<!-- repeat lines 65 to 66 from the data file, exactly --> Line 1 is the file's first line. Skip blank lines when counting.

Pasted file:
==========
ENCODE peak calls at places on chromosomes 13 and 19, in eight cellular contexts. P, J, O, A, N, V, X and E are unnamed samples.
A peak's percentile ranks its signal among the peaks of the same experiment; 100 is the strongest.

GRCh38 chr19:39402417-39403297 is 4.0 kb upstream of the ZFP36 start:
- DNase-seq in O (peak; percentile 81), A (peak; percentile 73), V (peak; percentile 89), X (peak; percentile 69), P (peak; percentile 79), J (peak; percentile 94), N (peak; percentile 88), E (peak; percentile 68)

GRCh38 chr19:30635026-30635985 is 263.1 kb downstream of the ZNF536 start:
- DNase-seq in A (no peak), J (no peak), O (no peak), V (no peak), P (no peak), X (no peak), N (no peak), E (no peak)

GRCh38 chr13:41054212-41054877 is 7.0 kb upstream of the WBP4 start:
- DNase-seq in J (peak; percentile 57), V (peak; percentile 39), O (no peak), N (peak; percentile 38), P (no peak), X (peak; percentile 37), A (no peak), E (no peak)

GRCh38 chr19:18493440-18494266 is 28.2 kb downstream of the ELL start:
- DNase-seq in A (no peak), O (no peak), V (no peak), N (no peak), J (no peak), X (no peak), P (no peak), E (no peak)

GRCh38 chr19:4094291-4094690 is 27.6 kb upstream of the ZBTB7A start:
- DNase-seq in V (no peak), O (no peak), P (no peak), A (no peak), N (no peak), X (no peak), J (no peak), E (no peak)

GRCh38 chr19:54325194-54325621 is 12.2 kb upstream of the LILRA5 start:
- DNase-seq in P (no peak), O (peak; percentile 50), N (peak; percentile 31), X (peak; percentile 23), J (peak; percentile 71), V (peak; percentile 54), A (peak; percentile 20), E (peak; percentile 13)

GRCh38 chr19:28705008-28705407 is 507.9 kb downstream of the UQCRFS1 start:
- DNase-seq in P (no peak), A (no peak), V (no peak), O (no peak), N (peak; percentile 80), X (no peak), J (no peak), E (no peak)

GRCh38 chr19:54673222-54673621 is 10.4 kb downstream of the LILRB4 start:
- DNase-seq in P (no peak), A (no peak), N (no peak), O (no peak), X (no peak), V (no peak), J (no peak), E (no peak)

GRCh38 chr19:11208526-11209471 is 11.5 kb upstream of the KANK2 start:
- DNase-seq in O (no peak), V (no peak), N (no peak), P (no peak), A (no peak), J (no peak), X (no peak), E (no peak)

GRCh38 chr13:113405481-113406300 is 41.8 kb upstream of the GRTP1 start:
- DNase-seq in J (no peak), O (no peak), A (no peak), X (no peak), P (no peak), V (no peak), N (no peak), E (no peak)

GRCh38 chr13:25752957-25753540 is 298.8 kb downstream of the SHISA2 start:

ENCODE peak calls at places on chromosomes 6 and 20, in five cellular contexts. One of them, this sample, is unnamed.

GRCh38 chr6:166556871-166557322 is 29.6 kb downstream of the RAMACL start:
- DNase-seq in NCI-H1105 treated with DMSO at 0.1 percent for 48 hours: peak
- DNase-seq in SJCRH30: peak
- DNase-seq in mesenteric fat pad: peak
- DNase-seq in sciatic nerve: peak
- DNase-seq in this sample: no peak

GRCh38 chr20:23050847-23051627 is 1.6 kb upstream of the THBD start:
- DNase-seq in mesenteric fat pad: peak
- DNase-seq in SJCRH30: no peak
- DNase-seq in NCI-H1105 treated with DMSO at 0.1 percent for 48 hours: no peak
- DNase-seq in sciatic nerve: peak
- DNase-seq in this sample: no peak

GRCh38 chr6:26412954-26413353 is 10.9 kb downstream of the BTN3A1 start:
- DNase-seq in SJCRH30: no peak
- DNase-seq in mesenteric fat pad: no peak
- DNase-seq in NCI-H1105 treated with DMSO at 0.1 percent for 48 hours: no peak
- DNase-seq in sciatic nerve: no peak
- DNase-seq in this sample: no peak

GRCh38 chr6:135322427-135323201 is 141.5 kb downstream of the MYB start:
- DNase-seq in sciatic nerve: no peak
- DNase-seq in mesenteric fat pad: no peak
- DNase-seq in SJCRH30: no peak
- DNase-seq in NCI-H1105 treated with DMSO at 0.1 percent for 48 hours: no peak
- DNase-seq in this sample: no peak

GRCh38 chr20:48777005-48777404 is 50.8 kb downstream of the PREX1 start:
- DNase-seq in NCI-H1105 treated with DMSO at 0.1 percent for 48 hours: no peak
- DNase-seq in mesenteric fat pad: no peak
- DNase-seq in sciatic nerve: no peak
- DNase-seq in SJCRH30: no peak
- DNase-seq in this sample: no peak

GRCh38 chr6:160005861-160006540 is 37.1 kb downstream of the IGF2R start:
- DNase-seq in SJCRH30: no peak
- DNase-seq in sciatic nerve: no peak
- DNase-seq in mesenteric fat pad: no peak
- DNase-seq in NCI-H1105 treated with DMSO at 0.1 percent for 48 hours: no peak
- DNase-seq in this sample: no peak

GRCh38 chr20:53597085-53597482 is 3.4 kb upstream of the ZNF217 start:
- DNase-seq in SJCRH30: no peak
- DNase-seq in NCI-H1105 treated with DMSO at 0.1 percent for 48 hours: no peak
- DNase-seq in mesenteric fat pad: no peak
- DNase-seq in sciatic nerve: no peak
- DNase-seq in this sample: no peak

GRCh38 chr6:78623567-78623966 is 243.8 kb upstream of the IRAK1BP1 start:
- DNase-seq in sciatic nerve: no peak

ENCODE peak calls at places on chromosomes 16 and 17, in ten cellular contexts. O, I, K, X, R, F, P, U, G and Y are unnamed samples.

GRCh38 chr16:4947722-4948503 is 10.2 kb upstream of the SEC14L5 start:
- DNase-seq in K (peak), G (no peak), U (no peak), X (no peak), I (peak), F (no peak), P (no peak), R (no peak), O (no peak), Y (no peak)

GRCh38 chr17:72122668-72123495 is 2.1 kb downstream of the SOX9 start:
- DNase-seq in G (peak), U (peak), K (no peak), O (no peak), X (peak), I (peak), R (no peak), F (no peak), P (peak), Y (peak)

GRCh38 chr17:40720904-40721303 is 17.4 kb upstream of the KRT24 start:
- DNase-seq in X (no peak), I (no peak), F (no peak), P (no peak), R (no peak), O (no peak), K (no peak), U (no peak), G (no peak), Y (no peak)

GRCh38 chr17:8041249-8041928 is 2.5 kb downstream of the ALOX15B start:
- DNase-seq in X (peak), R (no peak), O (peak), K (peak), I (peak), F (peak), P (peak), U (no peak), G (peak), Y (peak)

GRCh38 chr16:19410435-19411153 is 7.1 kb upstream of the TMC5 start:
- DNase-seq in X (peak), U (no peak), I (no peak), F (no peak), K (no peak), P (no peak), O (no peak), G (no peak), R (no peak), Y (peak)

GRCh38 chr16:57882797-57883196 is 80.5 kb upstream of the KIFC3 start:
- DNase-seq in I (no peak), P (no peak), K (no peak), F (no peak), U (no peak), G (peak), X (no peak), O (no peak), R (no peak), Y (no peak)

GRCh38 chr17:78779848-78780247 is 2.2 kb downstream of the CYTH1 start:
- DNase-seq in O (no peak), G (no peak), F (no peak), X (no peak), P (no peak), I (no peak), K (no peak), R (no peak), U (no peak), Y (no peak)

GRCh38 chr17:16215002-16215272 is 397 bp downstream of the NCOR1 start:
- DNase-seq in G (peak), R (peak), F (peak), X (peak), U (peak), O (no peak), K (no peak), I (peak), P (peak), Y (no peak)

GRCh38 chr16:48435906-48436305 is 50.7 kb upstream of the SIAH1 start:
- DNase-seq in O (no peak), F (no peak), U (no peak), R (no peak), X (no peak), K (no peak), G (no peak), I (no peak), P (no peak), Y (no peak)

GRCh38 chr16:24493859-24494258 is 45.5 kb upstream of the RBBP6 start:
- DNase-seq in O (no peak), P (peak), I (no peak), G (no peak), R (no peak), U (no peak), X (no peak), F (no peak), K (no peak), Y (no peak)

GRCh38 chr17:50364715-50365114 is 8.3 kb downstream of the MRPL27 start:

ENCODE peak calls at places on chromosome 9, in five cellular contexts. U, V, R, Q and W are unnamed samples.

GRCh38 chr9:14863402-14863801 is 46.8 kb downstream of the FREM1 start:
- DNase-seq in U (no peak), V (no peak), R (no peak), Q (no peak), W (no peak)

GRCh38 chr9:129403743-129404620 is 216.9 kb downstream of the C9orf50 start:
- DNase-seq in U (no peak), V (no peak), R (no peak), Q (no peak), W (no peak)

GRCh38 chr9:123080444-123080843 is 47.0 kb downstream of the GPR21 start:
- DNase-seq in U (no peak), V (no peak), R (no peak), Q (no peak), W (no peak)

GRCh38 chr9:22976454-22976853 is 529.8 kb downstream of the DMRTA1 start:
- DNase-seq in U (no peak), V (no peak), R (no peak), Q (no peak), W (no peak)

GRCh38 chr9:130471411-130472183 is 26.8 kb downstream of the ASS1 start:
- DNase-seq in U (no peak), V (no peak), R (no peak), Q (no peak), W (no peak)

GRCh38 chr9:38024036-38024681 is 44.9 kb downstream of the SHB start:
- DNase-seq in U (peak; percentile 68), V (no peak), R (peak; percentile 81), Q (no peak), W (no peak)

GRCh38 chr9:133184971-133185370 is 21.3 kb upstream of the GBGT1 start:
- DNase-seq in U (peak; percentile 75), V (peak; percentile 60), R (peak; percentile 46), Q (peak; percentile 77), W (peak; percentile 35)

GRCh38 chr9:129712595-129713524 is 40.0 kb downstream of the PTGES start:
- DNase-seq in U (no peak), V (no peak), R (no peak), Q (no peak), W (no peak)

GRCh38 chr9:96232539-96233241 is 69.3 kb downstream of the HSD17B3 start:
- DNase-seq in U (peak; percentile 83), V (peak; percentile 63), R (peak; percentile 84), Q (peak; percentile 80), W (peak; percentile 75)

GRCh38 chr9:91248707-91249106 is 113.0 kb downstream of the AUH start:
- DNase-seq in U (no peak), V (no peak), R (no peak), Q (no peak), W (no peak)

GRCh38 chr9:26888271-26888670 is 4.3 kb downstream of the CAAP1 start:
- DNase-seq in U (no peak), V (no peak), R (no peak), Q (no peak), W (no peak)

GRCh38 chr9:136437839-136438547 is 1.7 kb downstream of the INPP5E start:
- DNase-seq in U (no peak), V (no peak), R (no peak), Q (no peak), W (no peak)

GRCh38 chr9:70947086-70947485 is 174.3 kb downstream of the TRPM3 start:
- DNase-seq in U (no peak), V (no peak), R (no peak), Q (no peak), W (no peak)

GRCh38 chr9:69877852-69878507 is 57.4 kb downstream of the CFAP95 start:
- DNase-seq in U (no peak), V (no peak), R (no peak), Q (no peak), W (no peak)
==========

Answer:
- DNase-seq in sciatic nerve: no peak
- DNase-seq in this sample: no peak